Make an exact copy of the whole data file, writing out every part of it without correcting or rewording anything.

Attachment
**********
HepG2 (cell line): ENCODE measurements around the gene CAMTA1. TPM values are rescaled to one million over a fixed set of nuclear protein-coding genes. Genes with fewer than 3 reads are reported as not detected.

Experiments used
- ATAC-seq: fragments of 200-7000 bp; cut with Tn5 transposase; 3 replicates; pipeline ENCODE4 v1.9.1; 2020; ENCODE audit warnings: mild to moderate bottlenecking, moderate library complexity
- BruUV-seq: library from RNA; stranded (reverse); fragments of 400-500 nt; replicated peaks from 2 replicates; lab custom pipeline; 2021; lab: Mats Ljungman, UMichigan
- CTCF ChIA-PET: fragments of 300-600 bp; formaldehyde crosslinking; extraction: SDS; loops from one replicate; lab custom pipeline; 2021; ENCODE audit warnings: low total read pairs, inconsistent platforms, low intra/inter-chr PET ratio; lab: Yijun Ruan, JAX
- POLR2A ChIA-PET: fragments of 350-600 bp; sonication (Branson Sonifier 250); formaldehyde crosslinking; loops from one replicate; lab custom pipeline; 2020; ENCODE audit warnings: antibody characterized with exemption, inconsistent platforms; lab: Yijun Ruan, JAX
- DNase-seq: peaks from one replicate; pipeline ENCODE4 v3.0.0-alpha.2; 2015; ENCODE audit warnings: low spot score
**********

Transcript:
HepG2 (cell line): ENCODE measurements around the gene CAMTA1. TPM values are rescaled to one million over a fixed set of nuclear protein-coding genes. Genes with fewer than 3 reads are reported as not detected.

Experiments used
- ATAC-seq: fragments of 200-7000 bp; cut with Tn5 transposase; 3 replicates; pipeline ENCODE4 v1.9.1; 2020; ENCODE audit warnings: mild to moderate bottlenecking, moderate library complexity
- BruUV-seq: library from RNA; stranded (reverse); fragments of 400-500 nt; replicated peaks from 2 replicates; lab custom pipeline; 2021; lab: Mats Ljungman, UMichigan
- CTCF ChIA-PET: fragments of 300-600 bp; formaldehyde crosslinking; extraction: SDS; loops from one replicate; lab custom pipeline; 2021; ENCODE audit warnings: low total read pairs, inconsistent platforms, low intra/inter-chr PET ratio; lab: Yijun Ruan, JAX
- POLR2A ChIA-PET: fragments of 350-600 bp; sonication (Branson Sonifier 250); formaldehyde crosslinking; loops from one replicate; lab custom pipeline; 2020; ENCODE audit warnings: antibody characterized with exemption, inconsistent platforms; lab: Yijun Ruan, JAX
- DNase-seq: peaks from one replicate; pipeline ENCODE4 v3.0.0-alpha.2; 2015; ENCODE audit warnings: low spot score